Curt Crossley

Ethics in interviewing and hiring

An article that will press a few buttons


This month's topic will likely press some buttons - ethical behavior in seeking and maintaining employment in the education sector in Thailand. After having interviewed another batch of prospective employees recently, and after year in and year out of other employers' horror stories and personal experiences with employees that already accepted and started a job, I can conclude that a good grasp of ethics is pretty rare around here.

Before going directly into the issue, I will again reiterate that it is not my goal to blacklist all teacher "wanna-bes" in this country who either mistakenly or knowingly make a sad joke of the employment process at schools in this country. In fact, I am not even that concerned about those who knowingly do so, often repeatedly. My comments in this column are directed at those who care about ethics and honesty, not those who don't.

Some of my previous employees still seem to believe that the comments herein are directed at them, and that I may even seek some retributive action against such individuals. Please be assured -- I do not spend my time in the past. I have far too much experience here to ever spend my time worrying about whether some schmuck that I already wasted time on months or years ago is out scamming some other school. Rather, my thoughts are here for those who are forward looking, and who seek to help improve the educational system in Thailand. If my words give one person some insight into why or how things could be done in a fairer, more honest, and more efficient way that truly enhances the ability of schools to educate their students, then I have accomplished what I set out to.

That said, let's look directly at a couple examples of ethical and unethical behavior I have encountered in my time as an employer here:

CASE 1: A middle-aged American male interviews for a position at a school, and by the close of the interview indicates that he would be more than willing to sign a contract with the school if a position is offered. A day or so later, the offer is made and the employee accepts, agree to come back to school in two days time to sign a contract. The employee also notifies the employer that he will need documentation to get a 90-day non-B visa as he will almost immediately upon signing the contract be leaving Thailand on a "consulting" job for a couple weeks.

The employer (yes, silly me) prepares stacks of materials from books the teacher will be expected to use, the paperwork for a visa, the contract itself, and a variety of other materials and waits patiently for the 10 AM appointment at the school. 10:30 rolls around and giving the prospective employee the benefit of the doubt for having been presentable and appearing professional at the interview, the employer (me again) calls the employee. The phone rings and rings, but there is no answer.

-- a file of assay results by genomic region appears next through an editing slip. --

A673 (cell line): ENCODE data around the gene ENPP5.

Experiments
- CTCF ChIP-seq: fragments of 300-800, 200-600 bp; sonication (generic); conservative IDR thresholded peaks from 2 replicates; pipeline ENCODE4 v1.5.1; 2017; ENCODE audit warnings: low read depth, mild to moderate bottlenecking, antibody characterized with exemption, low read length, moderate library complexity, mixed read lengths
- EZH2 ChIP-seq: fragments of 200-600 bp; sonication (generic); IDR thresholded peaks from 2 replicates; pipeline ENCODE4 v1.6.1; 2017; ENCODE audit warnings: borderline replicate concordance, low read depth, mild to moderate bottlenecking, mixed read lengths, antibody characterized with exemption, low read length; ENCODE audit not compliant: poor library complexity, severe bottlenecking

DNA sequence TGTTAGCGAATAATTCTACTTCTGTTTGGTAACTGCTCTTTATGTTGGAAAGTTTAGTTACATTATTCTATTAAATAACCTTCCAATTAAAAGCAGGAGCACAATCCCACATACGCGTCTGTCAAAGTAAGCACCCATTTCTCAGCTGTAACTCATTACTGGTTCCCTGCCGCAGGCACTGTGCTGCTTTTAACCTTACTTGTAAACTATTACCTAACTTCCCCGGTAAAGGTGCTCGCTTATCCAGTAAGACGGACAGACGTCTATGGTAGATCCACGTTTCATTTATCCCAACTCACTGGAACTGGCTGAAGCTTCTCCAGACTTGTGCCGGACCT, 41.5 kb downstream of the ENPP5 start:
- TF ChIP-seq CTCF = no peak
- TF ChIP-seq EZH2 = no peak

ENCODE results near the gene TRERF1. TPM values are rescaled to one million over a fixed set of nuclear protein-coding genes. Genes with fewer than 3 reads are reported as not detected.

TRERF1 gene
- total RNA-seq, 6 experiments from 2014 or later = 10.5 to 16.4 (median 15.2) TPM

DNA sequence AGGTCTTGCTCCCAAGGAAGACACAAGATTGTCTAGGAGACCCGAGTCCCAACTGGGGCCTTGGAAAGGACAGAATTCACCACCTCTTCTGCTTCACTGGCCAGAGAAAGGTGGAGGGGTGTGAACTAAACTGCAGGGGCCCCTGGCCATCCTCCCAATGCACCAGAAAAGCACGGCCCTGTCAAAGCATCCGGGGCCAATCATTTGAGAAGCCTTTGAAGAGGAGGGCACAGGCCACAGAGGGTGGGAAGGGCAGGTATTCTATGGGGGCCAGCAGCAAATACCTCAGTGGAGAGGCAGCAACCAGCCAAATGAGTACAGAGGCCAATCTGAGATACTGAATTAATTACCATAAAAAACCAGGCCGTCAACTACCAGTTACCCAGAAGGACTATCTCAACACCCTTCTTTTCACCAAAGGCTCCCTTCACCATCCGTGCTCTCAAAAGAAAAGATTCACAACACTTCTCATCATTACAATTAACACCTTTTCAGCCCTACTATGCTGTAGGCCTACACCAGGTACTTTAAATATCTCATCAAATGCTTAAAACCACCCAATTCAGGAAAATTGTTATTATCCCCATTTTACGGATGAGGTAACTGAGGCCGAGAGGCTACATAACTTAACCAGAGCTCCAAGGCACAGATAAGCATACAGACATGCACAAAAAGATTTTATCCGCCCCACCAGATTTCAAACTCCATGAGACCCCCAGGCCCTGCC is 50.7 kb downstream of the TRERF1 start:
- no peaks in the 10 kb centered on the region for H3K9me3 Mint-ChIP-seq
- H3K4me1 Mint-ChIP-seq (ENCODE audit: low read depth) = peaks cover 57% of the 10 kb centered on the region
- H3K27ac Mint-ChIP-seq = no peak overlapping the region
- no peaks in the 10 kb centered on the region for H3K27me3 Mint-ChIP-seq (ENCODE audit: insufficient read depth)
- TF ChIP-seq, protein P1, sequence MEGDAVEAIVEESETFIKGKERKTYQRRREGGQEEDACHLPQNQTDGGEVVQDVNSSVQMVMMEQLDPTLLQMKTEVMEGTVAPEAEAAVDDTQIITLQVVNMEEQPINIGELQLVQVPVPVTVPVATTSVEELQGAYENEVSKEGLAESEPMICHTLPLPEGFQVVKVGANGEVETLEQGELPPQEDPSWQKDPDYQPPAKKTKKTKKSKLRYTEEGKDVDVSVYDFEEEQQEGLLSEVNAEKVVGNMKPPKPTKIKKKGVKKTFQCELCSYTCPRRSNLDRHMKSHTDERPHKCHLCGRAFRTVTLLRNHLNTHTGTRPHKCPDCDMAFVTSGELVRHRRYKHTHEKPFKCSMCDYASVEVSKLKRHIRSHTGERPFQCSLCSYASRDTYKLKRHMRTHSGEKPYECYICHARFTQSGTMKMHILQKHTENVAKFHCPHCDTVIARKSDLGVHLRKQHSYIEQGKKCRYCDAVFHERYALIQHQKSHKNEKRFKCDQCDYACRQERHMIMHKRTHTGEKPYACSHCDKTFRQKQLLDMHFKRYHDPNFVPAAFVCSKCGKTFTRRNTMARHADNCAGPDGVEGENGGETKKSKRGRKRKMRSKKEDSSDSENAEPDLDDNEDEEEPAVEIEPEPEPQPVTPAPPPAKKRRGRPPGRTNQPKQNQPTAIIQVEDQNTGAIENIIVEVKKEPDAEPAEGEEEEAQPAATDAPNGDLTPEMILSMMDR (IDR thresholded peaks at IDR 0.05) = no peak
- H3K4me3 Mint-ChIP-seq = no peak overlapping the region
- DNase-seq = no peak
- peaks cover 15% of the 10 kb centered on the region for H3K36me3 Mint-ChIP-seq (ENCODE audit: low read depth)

30 minutes later, after a couple of SMS messages to the now less attractive employee, the employer begins to feel a bit discouraged. After having turned down 3 or 4 other decent candidates for the job, and now having done lots of prep work to help this individual hit the ground running, the employer begins to wonder if he has just wasted his time again. Again, as it is Thailand and we can all get away with far too much, the employer grasps at the possibility that perhaps the phone was lost, the taxi took the wrong way, the employee forgot to bring the school number to call from a pay phone if late, and that he in fact will be at school sometime that day. Trying to convince himself this could be the case, the employer says nothing to anyone and leaves the materials ready for the employee to pick up at a moment's notice.

Of course, hours pass and the employee never shows up. The employer goes home dejected again, only to receive an SMS about 10 PM that night from the once respected prospective teacher that says, simply, "Sorry things did not work out." Hmm...mind boggling professionalism.

CASE 2: A prospective employee interviews at the school, and after the employer has interviewed a few other viable candidates, he calls this twenty-something year old woman to offer her a job. She accepts wholeheartedly, and as the employer asks, sends a formal agreement letter by e-mail back to him a day or so after that. She then trades various e-mails with the employer over the course of two or three weeks leading up to the start date, all still evincing a strong desire to be employed by the school and be a stellar employee.

About a week before the start date, the employer takes the employee out to lunch with a few of her future colleagues. An innocuous enough occasion, one would think. There is again nothing but positive discussion about the terms and conditions of employment and the young woman leaves promising to see the employer "bright and early" on the appointed start date.